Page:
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From Wikipedia, the free encyclopedia

Left ventricular hypertrophy
Classification and external resources

Heart left ventricular hypertrophy short axis view
ICD-10 I51.7
ICD-9 429.3
DiseasesDB 7659
MeSH D017379

Left ventricular hypertrophy (LVH) is the thickening of the myocardium (muscle) of the left ventricle of the heart.



While ventricular hypertrophy occurs naturally as a reaction to aerobic exercise and strength training, it is most frequently referred to as a pathological reaction to cardiovascular disease, or high blood pressure. [1]

While LVH itself is not a disease, it is usually a marker for disease involving the heart.[2] Disease processes that can cause LVH include any disease that increases the afterload that the heart has to contract against, and some primary diseases of the muscle of the heart.

Causes of increased afterload that can cause LVH include aortic stenosis, aortic insufficiency, and hypertension. Primary disease of the muscle of the heart that cause LVH are known as hypertrophic cardiomyopathies, which can lead into heart failure.


The principal method to diagnose LVH is echocardiography, during which the thickness of the muscle of the heart can be measured. The electrocardiogram (ECG) often shows signs of increased voltage from the heart in individuals with LVH, so this is often used as a screening test to determine who should undergo further testing with an echocardiogram.



Two dimensional echocardiography can produce images of the left ventricle. The thickness of the left ventricle as visualized on echocardiography correlates with its actual mass. Normal thickness of the left ventricular myocardium is from 0.6 to 1.1 cm (as measured at the very end of diastole. If the myocardium is more than 1.1 cm thick, the diagnosis of LVH can be made.

ECG criteria for LVH

There are several sets of criteria used to diagnose LVH via electrocardiography.[3 ] None of them are perfect, though by using multiple criteria sets, the sensitivity and specificity are increased.

The Sokolow-Lyon index[4] [5]:

  • S in V1 + R in V5 or V6 (whichever is larger) ≥ 35 mm
  • R in aVL ≥ 11 mm

The Cornell voltage criteria[6] for the ECG diagnosis of LVH involves measurement of the sum of the R wave in lead aVL and the S wave in lead V3. The Cornell criteria for LVH are:

  • S in V3 + R in aVL > 28 mm (men)
  • S in V3 + R in aVL > 20 mm (women)

Romhilt-Estes point score system ("diagnostic" >5 points; "probable" 4 points):

ECG Criteria Points
Voltage Criteria (any of):
  1. R or S in limb leads ≥20 mm
  2. S in V1 or V2 ≥30 mm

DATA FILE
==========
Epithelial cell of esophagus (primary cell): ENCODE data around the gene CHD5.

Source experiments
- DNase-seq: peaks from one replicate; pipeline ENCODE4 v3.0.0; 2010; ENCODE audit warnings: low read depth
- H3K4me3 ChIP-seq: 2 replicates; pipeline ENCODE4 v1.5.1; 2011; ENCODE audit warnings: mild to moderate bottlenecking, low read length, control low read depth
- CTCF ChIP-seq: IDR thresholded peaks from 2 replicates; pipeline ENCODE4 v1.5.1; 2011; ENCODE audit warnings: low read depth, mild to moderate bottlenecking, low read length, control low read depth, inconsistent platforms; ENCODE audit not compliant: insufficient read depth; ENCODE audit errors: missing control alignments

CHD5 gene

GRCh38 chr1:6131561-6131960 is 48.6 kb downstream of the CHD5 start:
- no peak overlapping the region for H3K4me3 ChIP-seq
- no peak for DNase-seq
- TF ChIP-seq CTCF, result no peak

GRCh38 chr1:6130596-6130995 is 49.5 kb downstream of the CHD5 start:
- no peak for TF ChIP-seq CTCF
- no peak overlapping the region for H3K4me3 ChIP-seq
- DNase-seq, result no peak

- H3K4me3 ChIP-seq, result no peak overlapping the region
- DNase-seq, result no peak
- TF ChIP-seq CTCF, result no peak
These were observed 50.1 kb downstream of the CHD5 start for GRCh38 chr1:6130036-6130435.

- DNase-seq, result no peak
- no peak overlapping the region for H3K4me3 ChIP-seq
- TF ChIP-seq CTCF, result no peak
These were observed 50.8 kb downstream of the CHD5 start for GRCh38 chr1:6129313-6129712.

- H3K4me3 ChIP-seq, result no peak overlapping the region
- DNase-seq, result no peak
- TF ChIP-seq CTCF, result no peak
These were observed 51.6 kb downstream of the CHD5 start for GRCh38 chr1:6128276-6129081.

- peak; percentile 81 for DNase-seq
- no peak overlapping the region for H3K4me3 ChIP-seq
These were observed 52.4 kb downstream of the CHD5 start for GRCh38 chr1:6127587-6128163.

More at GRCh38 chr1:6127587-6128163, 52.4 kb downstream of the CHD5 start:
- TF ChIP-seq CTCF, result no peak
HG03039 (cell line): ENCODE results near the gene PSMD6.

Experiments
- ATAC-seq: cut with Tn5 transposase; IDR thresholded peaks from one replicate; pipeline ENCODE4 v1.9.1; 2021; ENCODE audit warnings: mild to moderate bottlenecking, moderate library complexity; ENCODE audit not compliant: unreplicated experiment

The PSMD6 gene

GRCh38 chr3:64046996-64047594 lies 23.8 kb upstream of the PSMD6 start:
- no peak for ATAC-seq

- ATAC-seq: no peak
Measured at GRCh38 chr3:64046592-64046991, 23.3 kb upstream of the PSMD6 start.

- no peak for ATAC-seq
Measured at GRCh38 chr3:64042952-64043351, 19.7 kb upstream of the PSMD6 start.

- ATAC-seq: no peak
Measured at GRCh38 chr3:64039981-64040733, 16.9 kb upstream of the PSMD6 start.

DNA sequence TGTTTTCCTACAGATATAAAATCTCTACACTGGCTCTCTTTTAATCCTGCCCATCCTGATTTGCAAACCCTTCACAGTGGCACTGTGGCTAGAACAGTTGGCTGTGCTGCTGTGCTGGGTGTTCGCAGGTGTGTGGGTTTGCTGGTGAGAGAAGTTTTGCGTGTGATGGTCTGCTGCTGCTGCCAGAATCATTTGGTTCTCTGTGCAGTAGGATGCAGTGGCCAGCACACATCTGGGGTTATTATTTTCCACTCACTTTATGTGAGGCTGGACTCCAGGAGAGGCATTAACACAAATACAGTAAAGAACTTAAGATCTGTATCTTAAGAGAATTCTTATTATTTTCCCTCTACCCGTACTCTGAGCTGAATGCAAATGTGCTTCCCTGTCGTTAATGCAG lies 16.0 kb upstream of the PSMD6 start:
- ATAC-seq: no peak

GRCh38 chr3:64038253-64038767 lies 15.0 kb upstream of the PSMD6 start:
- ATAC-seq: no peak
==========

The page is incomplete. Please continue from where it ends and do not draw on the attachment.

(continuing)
3. R in V5 or V6 ≥30 mm
ST-T Abnormalities:
  • ST-T vector opposite to QRS without digitalis
  • ST-T vector opposite to QRS with digitalis


Negative terminal P mode in V1 1 mm in depth and 0.04 sec in duration (indicates left atrial enlargement) 3
Left axis deviation (QRS of -30° or more) 2
QRS duration ≥0.09 sec 1
Delayed intrinsicoid deflection in V5 or V6 (>0.05 sec) 1

Other voltage-based criteria for LVH include:

  • Lead I: R wave > 14 mm
  • Lead aVR: S wave > 15 mm
  • Lead aVL: R wave > 12 mm
  • Lead aVF: R wave > 21 mm
  • Lead V5: R wave > 26 mm
  • Lead V6: R wave > 20 mm


The enlargement is not permanent in all cases, and in some cases the growth can regress with the reduction of blood pressure.[7]

Associated genes

  • OGN, osteoglycin

See also


  1. ^ "Ask the doctor: Left Ventricular Hypertrophy". Retrieved 2007-12-07.  
  2. ^ Meijs MF, Bots ML, Vonken EJ, et al. (2007). "Rationale and design of the SMART Heart study: A prediction model for left ventricular hypertrophy in hypertension". Neth Heart J 15 (9): 295–8. PMID 18030317.  
  3. ^ "Lesson VIII - Ventricular Hypertrophy". Retrieved 2009-01-07.  
  4. ^ Sokolow M, Lyon TP. The ventricular complex in left ventricular hypertrophy as obtained by unipolar precordial and limb leads. Am Heart J. 1949;37:161–186.
  5. ^ "Time-Voltage QRS Area of the 12-Lead Electrocardiogram : Detection of Left Ventricular Hypertrophy -- Okin et al. 31 (4): 937 -- Hypertension". Retrieved 2007-12-07.  
  6. ^ Casale PN, Devereux RB, Alonso DR, Campo E, Kligfield P (1987). "Improved sex-specific criteria of left ventricular hypertrophy for clinical and computer interpretation of electrocardiograms: validation with autopsy findings". Circulation 75 (3): 565–72. PMID 2949887.  
  7. ^ Gradman AH, Alfayoumi F (2006). "From left ventricular hypertrophy to congestive heart failure: management of hypertensive heart disease". Prog Cardiovasc Dis 48 (5): 326–41. doi:10.1016/j.pcad.2006.02.001. PMID 16627048.  


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